“Things which matter most must never be at the mercy of things which matter least.” This quote by author Johann Wolfgang von Goethe describes the ultimate dilemma when it comes to prioritizing our time—how do we identify and complete the most important things without being distracted by other tasks? The best place to start is by asking yourself a few questions as you write your to-do list at the beginning of each day. Try addressing time, consequences, roadblocks, and delegation by asking the following four questions as you plan:
- Can I do this in less than two minutes?
If you can complete a necessary task in less than two minutes, then do it now. Try setting aside fifteen minutes at the beginning of your workday to complete these smaller tasks. You’ll save time by addressing them first thing in the morning rather than waiting to review and complete them later. Applying this question will not only start your day off on a productive note, but also clear your mind of nagging tasks that bug you throughout the day.
- What happens if I don’t get this done right away?
This question is great for determining urgent versus non-urgent (but still important) tasks. If your boss needs a memo done by noon and you also want to prepare for your presentation the next day, then do the memo first. This is where planning is crucial—rather than just jumping into your work, take the time to schedule a few hours for each item and put the urgent ones at the top of your list. Determining what tasks are most pressing helps you meet deadlines more efficiently and have a clearer mind for the other important, less vital tasks.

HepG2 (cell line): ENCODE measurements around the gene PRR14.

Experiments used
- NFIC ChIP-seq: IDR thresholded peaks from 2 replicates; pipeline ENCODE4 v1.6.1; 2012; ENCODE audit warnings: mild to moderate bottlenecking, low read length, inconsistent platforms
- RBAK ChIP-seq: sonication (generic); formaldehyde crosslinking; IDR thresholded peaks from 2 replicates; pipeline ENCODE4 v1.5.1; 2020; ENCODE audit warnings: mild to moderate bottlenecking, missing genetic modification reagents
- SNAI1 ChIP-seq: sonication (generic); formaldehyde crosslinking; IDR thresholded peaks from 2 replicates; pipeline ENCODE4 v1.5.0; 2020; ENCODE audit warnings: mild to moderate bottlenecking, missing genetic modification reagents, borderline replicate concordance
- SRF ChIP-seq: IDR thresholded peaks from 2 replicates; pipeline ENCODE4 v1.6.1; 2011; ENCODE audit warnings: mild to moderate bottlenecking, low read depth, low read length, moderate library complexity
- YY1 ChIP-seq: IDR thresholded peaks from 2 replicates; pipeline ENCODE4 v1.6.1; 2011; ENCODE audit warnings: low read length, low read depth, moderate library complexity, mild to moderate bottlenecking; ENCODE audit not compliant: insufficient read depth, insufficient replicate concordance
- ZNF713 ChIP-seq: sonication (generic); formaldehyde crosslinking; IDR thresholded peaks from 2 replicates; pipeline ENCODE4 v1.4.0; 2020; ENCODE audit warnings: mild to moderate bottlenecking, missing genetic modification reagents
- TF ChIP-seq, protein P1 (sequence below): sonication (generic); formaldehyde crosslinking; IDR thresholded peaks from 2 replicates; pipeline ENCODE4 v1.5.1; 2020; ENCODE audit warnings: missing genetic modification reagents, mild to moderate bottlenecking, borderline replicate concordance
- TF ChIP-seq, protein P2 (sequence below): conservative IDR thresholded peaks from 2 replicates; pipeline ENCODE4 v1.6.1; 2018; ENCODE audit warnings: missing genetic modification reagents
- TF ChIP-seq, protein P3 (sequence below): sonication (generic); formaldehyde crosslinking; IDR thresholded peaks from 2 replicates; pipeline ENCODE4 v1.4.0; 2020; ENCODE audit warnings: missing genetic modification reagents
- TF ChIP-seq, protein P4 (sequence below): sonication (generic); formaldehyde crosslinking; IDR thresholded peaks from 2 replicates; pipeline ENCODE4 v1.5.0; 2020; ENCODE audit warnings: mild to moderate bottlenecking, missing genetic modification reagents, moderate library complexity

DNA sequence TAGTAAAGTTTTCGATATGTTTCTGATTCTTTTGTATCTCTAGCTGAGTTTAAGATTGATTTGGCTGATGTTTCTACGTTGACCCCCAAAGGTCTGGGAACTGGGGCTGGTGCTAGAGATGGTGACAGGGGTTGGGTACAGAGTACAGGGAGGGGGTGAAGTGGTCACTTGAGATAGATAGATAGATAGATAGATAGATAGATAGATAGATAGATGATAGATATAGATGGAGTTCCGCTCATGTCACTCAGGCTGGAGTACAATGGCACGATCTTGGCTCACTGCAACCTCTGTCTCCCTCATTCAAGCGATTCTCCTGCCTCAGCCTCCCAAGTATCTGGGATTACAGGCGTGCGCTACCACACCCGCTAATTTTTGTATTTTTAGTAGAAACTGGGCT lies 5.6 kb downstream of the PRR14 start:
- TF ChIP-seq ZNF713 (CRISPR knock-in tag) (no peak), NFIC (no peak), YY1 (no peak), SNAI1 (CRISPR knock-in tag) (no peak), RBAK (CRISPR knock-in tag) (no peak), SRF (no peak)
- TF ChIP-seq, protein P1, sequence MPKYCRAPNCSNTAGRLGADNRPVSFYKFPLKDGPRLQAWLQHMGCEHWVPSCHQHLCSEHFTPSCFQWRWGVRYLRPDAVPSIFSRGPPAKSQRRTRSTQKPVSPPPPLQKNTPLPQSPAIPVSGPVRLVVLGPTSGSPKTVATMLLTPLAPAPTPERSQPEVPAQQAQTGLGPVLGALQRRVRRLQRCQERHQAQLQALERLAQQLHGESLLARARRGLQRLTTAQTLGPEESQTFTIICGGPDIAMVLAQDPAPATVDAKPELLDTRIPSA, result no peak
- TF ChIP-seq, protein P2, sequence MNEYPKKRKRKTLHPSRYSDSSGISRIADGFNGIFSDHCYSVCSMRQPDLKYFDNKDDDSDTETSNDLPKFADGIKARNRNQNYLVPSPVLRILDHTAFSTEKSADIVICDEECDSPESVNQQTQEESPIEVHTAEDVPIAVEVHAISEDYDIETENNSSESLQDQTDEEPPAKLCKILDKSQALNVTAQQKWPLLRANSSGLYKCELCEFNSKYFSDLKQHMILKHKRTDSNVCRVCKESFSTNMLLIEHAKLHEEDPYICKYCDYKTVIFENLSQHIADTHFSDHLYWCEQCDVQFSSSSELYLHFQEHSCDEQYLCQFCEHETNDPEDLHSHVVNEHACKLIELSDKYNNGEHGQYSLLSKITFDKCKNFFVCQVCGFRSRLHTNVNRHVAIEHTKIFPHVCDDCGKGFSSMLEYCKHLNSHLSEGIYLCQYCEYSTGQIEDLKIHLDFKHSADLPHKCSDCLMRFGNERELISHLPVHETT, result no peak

- Are other tasks dependent on this one?
Asking yourself this question is key to organizing your day and also helps you decide which tasks are most time sensitive. If your team needs you to complete a task before everyone can continue to make progress on the objectives at hand, then do that task first. By waiting to complete preliminary tasks, you risk missing deadlines or interrupting your team’s productivity.
- Can I delegate it?
Many business professionals underutilize the power of delegation and, as a result, their productivity suffers. If you have a lot on your plate and know a fellow employee who is also qualified to complete the task, then ask if they can help you. Even asking them to complete an outline or do some basic research can take the pressure off. And you never know, delegating tasks to someone new can result in creative or innovative results.
By keeping these questions top of mind, you can focus on the things that matter most. Addressing the time, consequences, roadblocks, and delegation of your tasks can help you on your way to a more productive and satisfying workday.